Of course, for those who live on the Monterey Peninsula, it's all about the ocean and beaches. From Asilomar State Beach to Lovers Point Park, the road in Pacific Grove stretches from one magnificent spot to the next. The rocks and natural vegetation are simply breathtaking. Pacific Grove also has several small parks located throughout the city where you can venture to relax or take the kids to play.
For golf enthusiasts, Monterey is Seventh Heaven. While Pebble Beach draws worldwide attention, many a young golfer from the Peninsula learned to play golf on the course in Pacific Grove. Parts of the course are directly adjacent to the rocky shoreline of Pacific Grove's beaches.
Those looking for a bit of culture need look no further than the Pacific Grove Museum of Natural History, located just a block down from Main Street. Another place to check out is the lighthouse at Point Piños – the oldest continuously operating lighthouse on the West Coast. Other popular destinations include the Monterey Bay Aquarium and Cannery Row located immediately adjacent to Pacific Grove in Monterey. Scattered throughout the city are art galleries that feature local artists as well as art from around the world.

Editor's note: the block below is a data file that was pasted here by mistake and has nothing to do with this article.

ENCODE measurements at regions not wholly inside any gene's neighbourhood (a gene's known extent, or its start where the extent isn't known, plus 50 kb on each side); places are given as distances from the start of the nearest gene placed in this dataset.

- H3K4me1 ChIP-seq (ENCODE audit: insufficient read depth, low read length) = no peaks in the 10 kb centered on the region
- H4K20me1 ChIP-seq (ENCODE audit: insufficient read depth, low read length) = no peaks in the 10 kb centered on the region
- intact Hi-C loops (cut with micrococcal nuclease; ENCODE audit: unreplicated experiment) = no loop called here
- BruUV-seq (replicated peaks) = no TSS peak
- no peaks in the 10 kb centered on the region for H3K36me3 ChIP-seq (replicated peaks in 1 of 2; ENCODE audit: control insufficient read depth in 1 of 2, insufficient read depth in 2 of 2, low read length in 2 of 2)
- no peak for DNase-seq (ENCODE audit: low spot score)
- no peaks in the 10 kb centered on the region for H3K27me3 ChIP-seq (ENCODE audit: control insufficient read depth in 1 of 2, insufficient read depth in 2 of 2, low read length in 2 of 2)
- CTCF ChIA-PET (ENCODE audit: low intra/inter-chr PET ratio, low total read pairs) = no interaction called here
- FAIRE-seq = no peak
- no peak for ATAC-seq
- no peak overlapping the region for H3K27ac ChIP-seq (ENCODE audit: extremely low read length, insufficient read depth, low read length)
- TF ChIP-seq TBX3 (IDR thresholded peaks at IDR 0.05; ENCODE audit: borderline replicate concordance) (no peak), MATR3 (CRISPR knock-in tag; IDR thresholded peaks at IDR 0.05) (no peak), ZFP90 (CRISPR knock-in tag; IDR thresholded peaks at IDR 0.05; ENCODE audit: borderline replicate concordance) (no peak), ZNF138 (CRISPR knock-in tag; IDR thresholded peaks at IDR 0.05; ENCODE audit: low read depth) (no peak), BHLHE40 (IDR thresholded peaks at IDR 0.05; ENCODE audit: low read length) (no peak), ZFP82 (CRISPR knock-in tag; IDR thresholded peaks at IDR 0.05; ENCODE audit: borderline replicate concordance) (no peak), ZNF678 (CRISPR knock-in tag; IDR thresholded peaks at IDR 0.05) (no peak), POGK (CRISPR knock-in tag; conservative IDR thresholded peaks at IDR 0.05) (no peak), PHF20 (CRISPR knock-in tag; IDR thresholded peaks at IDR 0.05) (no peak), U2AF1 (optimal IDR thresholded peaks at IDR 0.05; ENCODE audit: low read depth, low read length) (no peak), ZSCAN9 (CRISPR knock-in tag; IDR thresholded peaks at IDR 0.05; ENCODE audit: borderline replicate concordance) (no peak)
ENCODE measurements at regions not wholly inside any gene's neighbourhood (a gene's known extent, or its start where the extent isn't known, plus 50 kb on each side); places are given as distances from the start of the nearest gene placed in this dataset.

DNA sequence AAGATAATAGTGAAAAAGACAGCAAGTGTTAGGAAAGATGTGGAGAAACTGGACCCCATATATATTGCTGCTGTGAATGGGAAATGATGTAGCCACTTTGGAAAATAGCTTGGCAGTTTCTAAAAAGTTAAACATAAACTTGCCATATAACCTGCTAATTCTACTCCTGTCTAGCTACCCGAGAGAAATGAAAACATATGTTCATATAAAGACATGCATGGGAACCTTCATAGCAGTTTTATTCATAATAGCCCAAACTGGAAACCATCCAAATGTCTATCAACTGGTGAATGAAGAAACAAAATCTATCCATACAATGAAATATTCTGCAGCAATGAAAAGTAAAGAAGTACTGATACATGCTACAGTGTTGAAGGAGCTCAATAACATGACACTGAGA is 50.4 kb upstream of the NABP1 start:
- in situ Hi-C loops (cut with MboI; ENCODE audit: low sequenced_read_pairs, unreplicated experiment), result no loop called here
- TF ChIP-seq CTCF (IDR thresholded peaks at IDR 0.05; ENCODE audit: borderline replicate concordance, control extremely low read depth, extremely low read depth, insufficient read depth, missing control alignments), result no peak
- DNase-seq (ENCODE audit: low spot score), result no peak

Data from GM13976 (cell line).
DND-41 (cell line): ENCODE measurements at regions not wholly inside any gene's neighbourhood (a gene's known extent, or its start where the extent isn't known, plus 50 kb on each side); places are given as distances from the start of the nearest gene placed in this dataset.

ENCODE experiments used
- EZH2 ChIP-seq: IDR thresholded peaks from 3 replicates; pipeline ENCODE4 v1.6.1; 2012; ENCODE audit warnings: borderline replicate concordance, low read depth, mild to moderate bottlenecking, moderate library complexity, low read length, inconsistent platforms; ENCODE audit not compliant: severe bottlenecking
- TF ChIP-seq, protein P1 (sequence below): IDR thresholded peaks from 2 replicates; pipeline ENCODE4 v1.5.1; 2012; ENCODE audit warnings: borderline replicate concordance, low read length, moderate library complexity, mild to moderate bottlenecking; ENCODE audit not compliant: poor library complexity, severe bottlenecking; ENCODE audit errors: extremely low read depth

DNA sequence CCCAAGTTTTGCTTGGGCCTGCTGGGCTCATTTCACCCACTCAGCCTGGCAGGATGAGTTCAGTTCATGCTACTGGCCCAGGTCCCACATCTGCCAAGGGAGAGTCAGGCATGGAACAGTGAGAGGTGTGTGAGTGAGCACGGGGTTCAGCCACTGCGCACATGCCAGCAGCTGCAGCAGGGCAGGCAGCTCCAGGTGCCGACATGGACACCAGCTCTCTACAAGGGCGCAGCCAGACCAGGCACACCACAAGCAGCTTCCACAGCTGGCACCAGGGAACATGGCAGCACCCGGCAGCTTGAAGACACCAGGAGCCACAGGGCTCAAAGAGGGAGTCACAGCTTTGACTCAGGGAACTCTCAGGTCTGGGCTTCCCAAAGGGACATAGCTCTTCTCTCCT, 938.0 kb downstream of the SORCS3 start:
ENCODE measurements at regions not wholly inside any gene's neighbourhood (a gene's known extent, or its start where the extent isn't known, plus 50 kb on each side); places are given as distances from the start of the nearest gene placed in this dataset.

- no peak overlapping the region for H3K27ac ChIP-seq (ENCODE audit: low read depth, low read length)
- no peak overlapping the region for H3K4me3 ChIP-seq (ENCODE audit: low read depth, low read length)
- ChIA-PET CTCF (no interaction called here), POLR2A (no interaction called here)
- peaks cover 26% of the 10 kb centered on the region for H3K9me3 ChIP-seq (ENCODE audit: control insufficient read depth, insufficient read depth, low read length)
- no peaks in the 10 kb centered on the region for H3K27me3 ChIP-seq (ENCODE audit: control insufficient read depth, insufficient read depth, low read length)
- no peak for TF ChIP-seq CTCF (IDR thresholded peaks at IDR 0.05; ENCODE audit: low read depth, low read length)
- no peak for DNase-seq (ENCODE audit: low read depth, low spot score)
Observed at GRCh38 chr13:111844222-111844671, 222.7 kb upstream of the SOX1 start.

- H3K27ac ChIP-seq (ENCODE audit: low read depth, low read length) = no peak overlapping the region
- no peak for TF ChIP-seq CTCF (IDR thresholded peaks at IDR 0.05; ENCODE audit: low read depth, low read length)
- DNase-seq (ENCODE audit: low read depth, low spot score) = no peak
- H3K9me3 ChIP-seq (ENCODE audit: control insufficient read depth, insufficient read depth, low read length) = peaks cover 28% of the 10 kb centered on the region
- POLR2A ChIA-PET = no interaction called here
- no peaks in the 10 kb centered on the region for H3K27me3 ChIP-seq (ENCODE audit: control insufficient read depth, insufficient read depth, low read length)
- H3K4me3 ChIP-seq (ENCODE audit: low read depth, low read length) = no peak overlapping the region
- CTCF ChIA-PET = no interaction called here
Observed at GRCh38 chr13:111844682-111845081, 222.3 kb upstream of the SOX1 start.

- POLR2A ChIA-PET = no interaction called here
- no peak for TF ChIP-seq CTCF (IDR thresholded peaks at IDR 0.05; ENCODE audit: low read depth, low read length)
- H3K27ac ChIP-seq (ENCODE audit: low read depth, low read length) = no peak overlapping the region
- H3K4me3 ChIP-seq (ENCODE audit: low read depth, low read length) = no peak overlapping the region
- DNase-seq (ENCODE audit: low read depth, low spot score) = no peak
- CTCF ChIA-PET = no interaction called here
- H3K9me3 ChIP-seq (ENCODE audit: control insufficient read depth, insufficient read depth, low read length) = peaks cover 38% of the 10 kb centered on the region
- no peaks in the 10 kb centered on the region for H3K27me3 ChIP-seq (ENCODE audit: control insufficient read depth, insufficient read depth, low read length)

For a small town, Pacific Grove offers the diner big city choices. Some of the best restaurants on the peninsula are located here. Enjoy Italian, Mediterranean or Mexican fare… or maybe just dinner at an old-fashioned cafe. Of course, don't forget the wonderful seafood at Pacific Grove's oceanfront restaurants.
The town had its beginning in 1875 as a summer Methodist camp, where several hundred people assembled to worship amidst rough tents. In time, the fragrant pines and fresh sea air brought others to the Pacific Grove Retreat to rest and meditate. The first camp meeting of the Pacific Coast branch of the Chautauqua Literary and Scientific Circle was held here in June 1879. Fashioned after the Methodist Sunday school teachers' training camp established in 1874 at Lake Chautauqua, N.Y., this location became part of a nation-wide educational/cultural network.
In November 1879, after the summer campers returned home, Robert Louis Stevenson wandered into the deserted campgrounds: "I have never been in any place so dreamlike. Indeed, it was not so much like a deserted town as like a scene upon the stage by daylight, and with no one on the boards" (an excerpt from The Old Pacific Capitol). By 1889, the resort was incorporated, becoming the City of Pacific Grove. The last Pacific Grove Chautauqua was held in August 1926.